The shameful state of the salaries of restaurant workers, who often earn a poverty-level $2.13 an hour before gratuities, is a topic that’s hotter than the biscuits in Paula Deen’s kitchen these days.
But while politicians argue about the minimum wage and lobbyists push to keep workers’ salaries artificially low, I have an unconventional recipe for righting this obvious wrong: Tip more.
Yes, some industry-watchers believe it’s time to freeze the tipping tradition. Withhold your gratuity and a fundamentally flawed and unfair system will crumble, they say. They’ll get no disagreement on the flawed and unfair part from me, but unless the cost of the gratuity is baked into menu prices, pulling your tips will just hurt the people it’s trying to help.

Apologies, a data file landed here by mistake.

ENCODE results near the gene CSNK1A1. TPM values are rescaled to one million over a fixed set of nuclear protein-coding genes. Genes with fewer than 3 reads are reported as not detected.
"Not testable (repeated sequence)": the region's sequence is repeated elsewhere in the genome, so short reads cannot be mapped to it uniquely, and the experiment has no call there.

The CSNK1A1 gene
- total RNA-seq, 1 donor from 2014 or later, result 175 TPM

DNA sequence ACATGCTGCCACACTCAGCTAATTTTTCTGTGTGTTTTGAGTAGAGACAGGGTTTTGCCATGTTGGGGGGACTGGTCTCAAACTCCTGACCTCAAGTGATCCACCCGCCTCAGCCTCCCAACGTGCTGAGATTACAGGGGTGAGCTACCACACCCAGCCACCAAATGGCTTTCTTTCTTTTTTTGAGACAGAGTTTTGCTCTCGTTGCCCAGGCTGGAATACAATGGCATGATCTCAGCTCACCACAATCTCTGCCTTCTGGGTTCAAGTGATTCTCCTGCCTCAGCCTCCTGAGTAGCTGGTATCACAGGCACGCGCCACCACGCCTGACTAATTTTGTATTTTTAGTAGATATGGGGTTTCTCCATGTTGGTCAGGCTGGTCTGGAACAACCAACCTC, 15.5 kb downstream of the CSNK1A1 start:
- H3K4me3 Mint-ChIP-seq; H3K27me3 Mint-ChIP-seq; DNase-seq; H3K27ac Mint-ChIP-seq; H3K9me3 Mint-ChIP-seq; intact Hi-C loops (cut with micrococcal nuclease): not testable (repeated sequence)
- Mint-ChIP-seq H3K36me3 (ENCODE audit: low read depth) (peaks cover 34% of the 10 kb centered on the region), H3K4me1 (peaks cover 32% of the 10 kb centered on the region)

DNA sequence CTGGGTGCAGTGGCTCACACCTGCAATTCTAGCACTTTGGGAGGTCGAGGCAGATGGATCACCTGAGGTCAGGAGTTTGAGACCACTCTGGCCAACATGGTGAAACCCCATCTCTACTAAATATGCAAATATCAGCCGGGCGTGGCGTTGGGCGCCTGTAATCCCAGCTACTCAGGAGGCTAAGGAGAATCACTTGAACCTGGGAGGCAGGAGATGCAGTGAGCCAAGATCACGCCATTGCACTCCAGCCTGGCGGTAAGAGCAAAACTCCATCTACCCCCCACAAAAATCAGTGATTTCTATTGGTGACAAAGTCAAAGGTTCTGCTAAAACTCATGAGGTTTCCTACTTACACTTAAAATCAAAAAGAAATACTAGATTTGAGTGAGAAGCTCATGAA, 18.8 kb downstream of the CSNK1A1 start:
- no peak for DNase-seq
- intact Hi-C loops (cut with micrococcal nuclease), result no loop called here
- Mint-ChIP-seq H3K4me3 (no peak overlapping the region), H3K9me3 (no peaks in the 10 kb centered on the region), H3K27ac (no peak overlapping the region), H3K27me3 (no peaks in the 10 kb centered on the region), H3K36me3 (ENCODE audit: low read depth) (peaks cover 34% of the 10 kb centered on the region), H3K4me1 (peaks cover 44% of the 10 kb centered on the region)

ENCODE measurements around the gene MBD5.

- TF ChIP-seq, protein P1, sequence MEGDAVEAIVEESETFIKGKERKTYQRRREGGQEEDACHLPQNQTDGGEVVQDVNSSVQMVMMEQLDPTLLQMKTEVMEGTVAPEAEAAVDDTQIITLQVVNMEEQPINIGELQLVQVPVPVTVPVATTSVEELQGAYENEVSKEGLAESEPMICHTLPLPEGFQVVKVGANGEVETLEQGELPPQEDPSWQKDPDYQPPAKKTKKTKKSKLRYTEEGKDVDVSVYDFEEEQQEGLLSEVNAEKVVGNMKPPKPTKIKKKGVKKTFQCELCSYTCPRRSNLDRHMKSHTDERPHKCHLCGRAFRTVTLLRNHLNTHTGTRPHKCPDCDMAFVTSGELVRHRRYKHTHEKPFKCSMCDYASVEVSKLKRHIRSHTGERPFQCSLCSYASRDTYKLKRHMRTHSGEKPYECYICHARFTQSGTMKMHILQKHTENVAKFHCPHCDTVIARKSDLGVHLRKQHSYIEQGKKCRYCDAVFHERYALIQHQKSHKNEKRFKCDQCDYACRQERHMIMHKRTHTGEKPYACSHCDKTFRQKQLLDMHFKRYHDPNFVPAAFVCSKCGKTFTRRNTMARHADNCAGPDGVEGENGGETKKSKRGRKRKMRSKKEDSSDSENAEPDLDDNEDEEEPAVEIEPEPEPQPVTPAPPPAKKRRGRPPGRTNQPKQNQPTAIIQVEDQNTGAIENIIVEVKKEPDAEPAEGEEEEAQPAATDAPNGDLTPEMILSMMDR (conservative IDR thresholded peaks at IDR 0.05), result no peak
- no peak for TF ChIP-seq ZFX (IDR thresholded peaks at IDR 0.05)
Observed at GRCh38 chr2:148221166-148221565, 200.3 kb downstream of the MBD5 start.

In a related development, a survey released by the U.S. Travel Association this morning found 8 in 10 people said they support a trusted traveler program that would provide alternative screening measures for Americans who submit to a background check and meet other risk criteria. I wonder if that would include a trip to the salad bar?
Respondents also said they would take an average of two to three more trips per year if the hassle involved in flying could be reduced without compromising security. Those additional trips would add $84.6 billion in travel spending and support 888,000 additional jobs, according to the survey. Read more “Coming soon: full-body scanners at salad bars?”